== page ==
THE 2010 MUNICIPAL election has become more exciting with David Miller’s announcement that he will not seek re-election.
Before, it looked like the next election would consist of candidates with high name recognition competing to replace him.
Each challenging candidate would expound on why Mr. Miller needed to be defeated and what was wrong with the direction in which Toronto was heading. Now the dynamic will be very different.
Already, with 13 months to go before voting day, there is heightened interest and competitors are coming out of the woodwork.
There is greater willingness and increased chance in the minds of those who would wish to be mayor when the incumbent factor is removed. It usually results in a larger slate, which is a great way to build excitement and participation.
Any individual who actually registers to run in the election shows commitment and courage. Campaigning to win requires energy, a supportive team and money. Some wait for the right time, when they stand the best chance of success, and others go for it despite the odds — because circumstances compel them.
There are questions that each candidate should ask himself or herself: Am I able to provide leadership? Do I understand what the priorities are? Am I prepared to commit the time, energy and money to win this election? Can I attract a team who can raise the funds for a credible campaign?
I believe that the early bird gets the worm. It’s important to organize your support and strategy well in advance. A good offence is the best defence.
By expressing your intentions early, it effectively reduces the number of competitors. Fundraising can be more difficult if like-minded candidates are tapping the same circles. Positive name recognition is an asset. Previous scandals, baggage and poor judgment can seriously jeopardize the outcome.
Campaign workers usually volunteer their time. In a mayoralty bid, certain key roles that demand full-time hours and expertise are often paid positions.
These include a campaign manager and chairs of policy and fundraising, canvassing and signs.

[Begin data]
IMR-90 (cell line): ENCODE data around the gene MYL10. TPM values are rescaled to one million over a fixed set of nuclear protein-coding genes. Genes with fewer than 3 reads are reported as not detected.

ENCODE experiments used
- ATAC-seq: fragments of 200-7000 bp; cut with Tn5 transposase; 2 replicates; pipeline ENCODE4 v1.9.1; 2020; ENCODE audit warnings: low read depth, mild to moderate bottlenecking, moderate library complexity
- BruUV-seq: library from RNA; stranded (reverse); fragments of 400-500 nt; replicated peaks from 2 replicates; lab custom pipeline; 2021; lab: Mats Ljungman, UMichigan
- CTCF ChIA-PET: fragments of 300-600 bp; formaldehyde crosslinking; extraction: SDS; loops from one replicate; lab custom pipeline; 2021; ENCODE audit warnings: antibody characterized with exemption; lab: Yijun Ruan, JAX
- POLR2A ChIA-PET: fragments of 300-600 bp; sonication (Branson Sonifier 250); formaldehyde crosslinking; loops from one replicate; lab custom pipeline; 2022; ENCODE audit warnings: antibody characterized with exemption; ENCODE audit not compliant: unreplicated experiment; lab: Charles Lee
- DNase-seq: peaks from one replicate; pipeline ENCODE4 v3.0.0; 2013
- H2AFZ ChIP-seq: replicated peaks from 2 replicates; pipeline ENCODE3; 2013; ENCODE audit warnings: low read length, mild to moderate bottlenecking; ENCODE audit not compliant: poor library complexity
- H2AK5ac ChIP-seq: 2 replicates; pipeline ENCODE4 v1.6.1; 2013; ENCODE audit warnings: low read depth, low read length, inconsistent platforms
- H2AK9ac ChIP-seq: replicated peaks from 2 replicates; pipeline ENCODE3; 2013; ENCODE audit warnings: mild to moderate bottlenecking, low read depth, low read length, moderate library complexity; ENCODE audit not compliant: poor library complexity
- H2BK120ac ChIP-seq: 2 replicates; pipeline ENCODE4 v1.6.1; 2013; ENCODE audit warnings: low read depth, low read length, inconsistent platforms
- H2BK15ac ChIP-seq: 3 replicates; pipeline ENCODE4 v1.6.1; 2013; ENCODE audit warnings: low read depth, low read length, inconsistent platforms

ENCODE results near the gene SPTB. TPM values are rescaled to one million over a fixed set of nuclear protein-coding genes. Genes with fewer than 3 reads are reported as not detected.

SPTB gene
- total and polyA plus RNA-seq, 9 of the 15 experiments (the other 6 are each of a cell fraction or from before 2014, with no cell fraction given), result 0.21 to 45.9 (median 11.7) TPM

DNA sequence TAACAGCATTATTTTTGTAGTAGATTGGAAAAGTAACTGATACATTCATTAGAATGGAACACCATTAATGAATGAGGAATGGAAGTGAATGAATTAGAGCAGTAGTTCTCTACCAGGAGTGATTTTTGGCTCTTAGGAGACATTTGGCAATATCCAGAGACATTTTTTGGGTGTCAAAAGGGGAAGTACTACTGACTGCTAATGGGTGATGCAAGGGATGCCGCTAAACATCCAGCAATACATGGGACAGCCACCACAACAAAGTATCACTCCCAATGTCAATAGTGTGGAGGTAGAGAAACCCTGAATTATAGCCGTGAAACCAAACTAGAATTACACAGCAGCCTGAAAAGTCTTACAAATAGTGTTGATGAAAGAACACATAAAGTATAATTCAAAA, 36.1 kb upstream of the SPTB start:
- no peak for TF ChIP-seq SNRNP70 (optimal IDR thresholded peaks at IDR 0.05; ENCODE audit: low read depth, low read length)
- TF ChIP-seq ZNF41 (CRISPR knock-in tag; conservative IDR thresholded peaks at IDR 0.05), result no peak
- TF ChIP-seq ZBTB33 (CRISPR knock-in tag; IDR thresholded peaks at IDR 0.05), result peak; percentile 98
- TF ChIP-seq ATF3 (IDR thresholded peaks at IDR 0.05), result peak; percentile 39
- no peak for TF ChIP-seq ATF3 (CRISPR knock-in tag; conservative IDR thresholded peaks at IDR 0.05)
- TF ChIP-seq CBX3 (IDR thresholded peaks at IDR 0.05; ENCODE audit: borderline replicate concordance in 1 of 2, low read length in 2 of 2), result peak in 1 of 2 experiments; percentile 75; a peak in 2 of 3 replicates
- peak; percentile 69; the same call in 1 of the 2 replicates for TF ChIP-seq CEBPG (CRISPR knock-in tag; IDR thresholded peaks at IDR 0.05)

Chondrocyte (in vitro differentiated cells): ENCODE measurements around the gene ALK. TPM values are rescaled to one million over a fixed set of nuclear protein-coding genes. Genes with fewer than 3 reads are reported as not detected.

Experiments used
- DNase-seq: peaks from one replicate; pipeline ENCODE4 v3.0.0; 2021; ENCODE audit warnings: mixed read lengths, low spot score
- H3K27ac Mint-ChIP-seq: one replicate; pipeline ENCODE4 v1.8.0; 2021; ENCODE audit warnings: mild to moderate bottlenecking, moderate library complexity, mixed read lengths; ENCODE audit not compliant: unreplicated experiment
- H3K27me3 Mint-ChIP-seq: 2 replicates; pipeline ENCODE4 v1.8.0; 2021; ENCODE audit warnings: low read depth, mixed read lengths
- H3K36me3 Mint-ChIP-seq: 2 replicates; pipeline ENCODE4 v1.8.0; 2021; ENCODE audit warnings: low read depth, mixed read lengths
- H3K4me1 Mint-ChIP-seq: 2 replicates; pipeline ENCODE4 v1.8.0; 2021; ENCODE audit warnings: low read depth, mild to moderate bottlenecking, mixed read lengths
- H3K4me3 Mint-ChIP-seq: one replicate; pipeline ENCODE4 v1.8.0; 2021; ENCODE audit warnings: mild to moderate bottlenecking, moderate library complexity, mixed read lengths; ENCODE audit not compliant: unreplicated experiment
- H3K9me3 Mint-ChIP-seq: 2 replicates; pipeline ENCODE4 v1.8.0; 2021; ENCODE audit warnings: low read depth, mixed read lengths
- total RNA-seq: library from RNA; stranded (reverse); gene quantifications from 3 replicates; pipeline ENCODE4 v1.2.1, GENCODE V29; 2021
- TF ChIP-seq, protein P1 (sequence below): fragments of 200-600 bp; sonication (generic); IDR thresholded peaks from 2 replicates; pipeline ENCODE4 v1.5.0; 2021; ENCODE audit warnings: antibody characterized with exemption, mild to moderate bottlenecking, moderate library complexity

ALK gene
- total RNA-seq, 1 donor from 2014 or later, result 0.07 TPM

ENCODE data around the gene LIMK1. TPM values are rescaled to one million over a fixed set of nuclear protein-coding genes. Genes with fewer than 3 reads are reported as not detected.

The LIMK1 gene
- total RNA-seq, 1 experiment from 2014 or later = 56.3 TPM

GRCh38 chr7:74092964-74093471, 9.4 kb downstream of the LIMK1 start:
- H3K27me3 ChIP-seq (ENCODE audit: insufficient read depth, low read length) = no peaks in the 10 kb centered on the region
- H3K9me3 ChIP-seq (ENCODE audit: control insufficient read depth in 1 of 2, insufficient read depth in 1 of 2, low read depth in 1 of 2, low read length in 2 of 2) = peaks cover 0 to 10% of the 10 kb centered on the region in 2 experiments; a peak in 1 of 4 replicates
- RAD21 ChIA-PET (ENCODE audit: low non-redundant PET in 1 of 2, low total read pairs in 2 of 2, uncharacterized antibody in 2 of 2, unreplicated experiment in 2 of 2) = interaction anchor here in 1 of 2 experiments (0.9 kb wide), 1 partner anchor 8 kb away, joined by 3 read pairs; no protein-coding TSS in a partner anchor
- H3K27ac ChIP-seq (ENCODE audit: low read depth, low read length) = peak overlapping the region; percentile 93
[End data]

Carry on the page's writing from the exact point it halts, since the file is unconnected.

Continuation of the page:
Office managers, a scheduler, a CFO and a driver are vital. It’s extremely important to have an advisory group whose guidance can be provided to steer the campaign and keep it on message.
The first week of January is the time to register. At this point the campaign officially begins, and one can legally begin to fundraise.
The fundraising goal should be $1.3 to $1.5 million, which allows you to buy media, to mount a professional attempt to reach voters. The easiest way to accumulate these funds would be if in a well-connected group each member committed to raising a portion of this. The maximum donation of a private individual is $2,500. It’s important to hold well-publicized events to build momentum. The Internet has added a new dimension to campaigning.
Barack Obama enjoyed a high number of small donations from grassroots supporters through it.
A mayoralty candidate needs to be strategic about time. It’s a long, vigorous campaign, and one cannot peak or burn out too early.
A typical day begins with interviews, visits to organized events and many types of speaking venues. Earned media is a free bonus and can be used to broadcast the message. The schedule needs to be flexible because it will change.
Personal time needs to be protected for family, exercise and rest. It’s an exhilarating experience to compete for the prize of leading Toronto. Ideas and advice will be offered, but in the end, it’s the candidate’s own sense of judgment or lack of it that will prevail. The 2010 election should focus on who can win the trust and confidence of voters and can work urgently on positive solutions to move Toronto forward.
Post City Magazines’ political columnist, Jane Pitfield, was a Toronto city councillor for eight years. She is now involved in several volunteer projects.